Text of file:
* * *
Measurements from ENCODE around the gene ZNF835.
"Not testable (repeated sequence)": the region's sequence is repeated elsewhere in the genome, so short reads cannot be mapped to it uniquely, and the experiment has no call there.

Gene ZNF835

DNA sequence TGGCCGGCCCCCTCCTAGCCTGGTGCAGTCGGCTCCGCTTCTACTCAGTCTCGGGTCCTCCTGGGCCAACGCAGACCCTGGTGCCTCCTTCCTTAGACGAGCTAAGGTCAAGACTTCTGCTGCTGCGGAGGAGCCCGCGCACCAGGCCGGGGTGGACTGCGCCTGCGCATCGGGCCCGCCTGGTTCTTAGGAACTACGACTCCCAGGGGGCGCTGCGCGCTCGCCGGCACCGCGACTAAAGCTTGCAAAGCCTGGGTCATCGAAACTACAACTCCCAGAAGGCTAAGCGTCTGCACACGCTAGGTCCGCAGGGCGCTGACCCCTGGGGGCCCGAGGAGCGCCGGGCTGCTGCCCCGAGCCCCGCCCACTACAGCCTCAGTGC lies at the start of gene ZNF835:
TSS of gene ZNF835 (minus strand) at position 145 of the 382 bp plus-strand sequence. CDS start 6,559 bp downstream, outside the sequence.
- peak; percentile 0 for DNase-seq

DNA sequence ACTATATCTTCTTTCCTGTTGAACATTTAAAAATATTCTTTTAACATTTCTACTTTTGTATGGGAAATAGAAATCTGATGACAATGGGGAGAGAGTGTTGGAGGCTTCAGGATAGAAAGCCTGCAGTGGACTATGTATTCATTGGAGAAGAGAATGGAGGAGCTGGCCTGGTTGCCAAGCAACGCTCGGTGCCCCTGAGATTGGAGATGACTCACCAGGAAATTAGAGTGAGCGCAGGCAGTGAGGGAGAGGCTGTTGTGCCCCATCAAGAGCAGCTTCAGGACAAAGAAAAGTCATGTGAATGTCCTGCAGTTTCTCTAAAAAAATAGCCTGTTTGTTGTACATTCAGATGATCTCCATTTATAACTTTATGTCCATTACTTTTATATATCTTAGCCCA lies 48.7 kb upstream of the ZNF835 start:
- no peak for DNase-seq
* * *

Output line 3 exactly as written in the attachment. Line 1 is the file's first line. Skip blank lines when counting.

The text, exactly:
Gene ZNF835